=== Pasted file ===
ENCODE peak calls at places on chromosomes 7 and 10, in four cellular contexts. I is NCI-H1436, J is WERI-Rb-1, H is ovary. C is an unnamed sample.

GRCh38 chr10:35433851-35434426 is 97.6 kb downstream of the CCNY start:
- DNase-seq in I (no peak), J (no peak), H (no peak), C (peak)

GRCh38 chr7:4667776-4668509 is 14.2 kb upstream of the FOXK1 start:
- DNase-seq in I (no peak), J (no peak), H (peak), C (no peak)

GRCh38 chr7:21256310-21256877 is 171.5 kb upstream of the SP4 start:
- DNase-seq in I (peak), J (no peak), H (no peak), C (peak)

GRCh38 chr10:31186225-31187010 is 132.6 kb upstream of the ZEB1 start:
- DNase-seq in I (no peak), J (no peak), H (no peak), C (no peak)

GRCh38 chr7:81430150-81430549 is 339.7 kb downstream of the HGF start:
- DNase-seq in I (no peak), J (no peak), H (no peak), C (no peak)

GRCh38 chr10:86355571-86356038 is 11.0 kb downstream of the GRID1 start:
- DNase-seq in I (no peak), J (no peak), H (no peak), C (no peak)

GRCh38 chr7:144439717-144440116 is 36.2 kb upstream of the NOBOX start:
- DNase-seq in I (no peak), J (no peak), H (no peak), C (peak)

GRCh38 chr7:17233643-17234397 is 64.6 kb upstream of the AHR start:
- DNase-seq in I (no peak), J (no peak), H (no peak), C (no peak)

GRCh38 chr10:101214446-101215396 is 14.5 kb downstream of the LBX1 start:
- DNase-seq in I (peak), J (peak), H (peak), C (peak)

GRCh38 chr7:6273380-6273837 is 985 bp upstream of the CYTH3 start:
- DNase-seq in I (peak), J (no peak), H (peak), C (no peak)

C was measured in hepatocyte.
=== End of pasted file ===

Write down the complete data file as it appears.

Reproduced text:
ENCODE peak calls at places on chromosomes 7 and 10, in four cellular contexts. I is NCI-H1436, J is WERI-Rb-1, H is ovary. C is an unnamed sample.

GRCh38 chr10:35433851-35434426 is 97.6 kb downstream of the CCNY start:
- DNase-seq in I (no peak), J (no peak), H (no peak), C (peak)

GRCh38 chr7:4667776-4668509 is 14.2 kb upstream of the FOXK1 start:
- DNase-seq in I (no peak), J (no peak), H (peak), C (no peak)

GRCh38 chr7:21256310-21256877 is 171.5 kb upstream of the SP4 start:
- DNase-seq in I (peak), J (no peak), H (no peak), C (peak)

GRCh38 chr10:31186225-31187010 is 132.6 kb upstream of the ZEB1 start:
- DNase-seq in I (no peak), J (no peak), H (no peak), C (no peak)

GRCh38 chr7:81430150-81430549 is 339.7 kb downstream of the HGF start:
- DNase-seq in I (no peak), J (no peak), H (no peak), C (no peak)

GRCh38 chr10:86355571-86356038 is 11.0 kb downstream of the GRID1 start:
- DNase-seq in I (no peak), J (no peak), H (no peak), C (no peak)

GRCh38 chr7:144439717-144440116 is 36.2 kb upstream of the NOBOX start:
- DNase-seq in I (no peak), J (no peak), H (no peak), C (peak)

GRCh38 chr7:17233643-17234397 is 64.6 kb upstream of the AHR start:
- DNase-seq in I (no peak), J (no peak), H (no peak), C (no peak)

GRCh38 chr10:101214446-101215396 is 14.5 kb downstream of the LBX1 start:
- DNase-seq in I (peak), J (peak), H (peak), C (peak)

GRCh38 chr7:6273380-6273837 is 985 bp upstream of the CYTH3 start:
- DNase-seq in I (peak), J (no peak), H (peak), C (no peak)

C was measured in hepatocyte.